Piggery farmers hopeful after BAFRA and DoL extend support

They are optimistic that their concerns would be resolved after forming of the cooperatives

Farmers, who are into piggery farming, in Gelephu have formed the Gelephu Piggery Cooperatives (GPC) to address the issues and concerns of piggery farmers about a lack of market due to cheap imported pork.

Forming the cooperatives was decided following the meeting between them and representatives from the Department of Livestock (DoL) and Bhutan Agriculture and Food Regulatory Authority (BAFRA) in Gelephu on May 19.

All the necessary procedures, such as electing the chairman, secretary, treasurer, and executive members, have been completed, and farmers are now waiting to put their plans into action and collaborate to resolve the challenges.

“We are grateful to the support from the DoL and BAFRA as all farmers are currently experiencing significant losses,” said SB Rai, the Secretary of the newly founded GPC.

“We were told that BAFRA would control and limit the quantity of imported frozen pork. While they cannot fully prohibit meat imports, we were told that they will attempt to minimize or limit the quantity of meat imports so that local pork may find a market,” he added.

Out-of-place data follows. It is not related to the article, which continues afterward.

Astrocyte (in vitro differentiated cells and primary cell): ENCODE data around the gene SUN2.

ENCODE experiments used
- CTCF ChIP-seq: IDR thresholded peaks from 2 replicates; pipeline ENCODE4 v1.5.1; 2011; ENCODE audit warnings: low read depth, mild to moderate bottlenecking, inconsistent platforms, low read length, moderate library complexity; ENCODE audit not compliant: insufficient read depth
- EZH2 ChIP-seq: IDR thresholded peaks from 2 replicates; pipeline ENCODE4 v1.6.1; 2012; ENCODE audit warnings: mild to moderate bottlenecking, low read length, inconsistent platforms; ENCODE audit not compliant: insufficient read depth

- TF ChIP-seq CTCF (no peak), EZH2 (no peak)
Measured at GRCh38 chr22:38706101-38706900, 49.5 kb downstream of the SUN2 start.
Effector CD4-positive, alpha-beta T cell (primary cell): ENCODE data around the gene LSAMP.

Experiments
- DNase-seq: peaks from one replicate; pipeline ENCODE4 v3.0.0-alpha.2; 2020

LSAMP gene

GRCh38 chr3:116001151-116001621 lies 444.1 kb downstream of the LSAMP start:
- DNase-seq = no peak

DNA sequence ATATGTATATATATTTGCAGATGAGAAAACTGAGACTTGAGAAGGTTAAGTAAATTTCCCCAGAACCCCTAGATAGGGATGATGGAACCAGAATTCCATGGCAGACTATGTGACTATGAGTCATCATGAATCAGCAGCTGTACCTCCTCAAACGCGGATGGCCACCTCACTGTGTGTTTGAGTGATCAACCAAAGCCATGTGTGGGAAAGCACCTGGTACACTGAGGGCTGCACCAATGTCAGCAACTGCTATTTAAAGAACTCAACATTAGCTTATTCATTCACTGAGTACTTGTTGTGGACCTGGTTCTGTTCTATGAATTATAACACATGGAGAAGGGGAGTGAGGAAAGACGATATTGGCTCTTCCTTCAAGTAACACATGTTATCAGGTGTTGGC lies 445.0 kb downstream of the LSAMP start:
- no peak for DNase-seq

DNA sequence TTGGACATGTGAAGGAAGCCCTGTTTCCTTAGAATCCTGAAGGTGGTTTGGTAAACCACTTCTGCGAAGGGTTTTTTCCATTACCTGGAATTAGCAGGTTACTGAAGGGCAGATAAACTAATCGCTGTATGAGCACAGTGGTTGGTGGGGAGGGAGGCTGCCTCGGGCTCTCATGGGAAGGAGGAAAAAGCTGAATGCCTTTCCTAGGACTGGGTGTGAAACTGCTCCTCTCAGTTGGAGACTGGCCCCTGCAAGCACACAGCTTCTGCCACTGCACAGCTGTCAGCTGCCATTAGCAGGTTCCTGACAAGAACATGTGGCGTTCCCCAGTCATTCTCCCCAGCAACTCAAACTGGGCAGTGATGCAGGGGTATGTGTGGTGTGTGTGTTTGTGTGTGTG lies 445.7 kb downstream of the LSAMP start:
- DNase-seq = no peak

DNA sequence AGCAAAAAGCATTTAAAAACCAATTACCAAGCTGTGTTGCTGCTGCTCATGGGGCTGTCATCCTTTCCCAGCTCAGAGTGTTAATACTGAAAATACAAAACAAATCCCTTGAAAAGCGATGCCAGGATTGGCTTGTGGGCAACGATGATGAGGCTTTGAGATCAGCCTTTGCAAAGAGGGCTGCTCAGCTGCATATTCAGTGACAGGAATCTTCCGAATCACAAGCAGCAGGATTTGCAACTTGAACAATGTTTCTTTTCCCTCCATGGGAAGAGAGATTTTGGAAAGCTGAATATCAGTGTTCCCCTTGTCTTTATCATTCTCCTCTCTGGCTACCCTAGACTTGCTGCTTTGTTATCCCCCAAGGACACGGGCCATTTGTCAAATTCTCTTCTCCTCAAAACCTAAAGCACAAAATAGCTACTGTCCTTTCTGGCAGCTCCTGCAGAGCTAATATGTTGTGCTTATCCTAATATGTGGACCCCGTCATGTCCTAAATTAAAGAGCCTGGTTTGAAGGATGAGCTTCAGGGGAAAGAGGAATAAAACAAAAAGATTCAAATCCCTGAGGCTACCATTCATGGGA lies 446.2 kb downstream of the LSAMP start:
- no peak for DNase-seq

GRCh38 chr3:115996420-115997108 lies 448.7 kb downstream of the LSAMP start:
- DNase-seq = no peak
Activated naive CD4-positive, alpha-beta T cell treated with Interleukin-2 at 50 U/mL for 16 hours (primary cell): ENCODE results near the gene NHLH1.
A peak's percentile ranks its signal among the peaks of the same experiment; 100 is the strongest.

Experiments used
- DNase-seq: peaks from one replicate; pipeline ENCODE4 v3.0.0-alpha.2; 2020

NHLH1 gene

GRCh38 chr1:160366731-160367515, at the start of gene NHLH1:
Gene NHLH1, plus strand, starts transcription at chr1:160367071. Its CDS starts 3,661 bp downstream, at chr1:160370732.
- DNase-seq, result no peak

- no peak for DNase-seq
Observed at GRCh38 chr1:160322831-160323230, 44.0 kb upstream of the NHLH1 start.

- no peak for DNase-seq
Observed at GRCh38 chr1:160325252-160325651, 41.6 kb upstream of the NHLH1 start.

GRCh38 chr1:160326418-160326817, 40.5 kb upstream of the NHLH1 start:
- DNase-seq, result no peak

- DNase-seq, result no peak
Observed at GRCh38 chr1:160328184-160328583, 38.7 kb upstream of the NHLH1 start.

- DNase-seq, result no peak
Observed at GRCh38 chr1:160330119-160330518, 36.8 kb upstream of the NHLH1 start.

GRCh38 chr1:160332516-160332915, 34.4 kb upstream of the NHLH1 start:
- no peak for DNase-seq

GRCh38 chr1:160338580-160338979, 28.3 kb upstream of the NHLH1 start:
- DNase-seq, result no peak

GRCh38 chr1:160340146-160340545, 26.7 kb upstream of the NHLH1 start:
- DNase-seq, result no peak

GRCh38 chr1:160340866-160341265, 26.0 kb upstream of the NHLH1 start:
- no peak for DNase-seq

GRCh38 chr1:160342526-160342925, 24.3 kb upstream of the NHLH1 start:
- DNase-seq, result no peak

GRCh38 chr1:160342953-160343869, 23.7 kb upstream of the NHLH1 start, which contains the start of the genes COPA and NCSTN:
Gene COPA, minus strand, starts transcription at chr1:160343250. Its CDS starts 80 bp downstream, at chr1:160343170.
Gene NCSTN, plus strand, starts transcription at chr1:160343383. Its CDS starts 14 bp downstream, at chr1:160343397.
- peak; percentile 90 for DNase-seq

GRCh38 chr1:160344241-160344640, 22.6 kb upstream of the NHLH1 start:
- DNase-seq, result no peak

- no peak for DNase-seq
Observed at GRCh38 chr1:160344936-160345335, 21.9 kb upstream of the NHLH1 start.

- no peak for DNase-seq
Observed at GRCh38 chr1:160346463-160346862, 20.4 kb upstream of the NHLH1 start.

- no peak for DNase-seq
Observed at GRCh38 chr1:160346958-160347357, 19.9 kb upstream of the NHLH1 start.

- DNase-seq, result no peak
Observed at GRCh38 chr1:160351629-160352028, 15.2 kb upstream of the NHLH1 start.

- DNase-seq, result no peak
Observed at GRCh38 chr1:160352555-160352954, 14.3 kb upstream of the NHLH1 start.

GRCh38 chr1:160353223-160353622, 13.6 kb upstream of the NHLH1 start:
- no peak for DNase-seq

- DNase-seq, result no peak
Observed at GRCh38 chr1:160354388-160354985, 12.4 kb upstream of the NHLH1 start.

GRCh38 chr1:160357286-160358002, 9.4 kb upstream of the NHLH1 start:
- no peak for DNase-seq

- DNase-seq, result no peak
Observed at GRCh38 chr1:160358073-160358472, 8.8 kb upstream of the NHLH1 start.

According to the reports of the BAFRA, around 4MT (Metric Tons) of frozen pork was imported in Bhutan in the previous month.

Earlier in the beginning of this month, the piggery farmers in Gelephu also wrote an appeal letter to the DoL, stating that farmers are going through a difficult time with the fall in demand for local pork and pig due to cheap imports.

As a result, the DoL in Gelephu convened a conference to examine the problems and find a solution.

According to the farmers, the Dzongkhag Livestock Officer attended the meeting and assured them that they would be assisted in every manner possible.

However, the recent meeting concluded with farmers being authorized or permitted to organize their own cooperatives.

“Our request for the formation of a cooperative was accepted, and proposals like the installation of extra meat stalls in Gelephu, Thimphu, and Paro were made to improve product promotion,” said one of the piggery farmers.

According to the secretary, the top priority of the cooperatives will be to expand markets for local pork and deliver to people in those areas. If they are unable to do so even after the import tariffs are reduced, they will need to look into other options.

“We will need to purchase a freezer meat truck to reach our clients across the country, and investigate various methods to sell and improve the sale of local pigs of the cooperatives.”

“We also aim to become a feed agency and supply the feed to the farmers at a subsidized rate, as well as build more meat stalls,” the cooperatives’ chairman, Sar Man Rai, said.

Meanwhile, around 32-34 farmers, who attended the meeting, are optimistic that their concerns would be resolved after forming of the cooperatives.

Tshering Pelden from Thimphu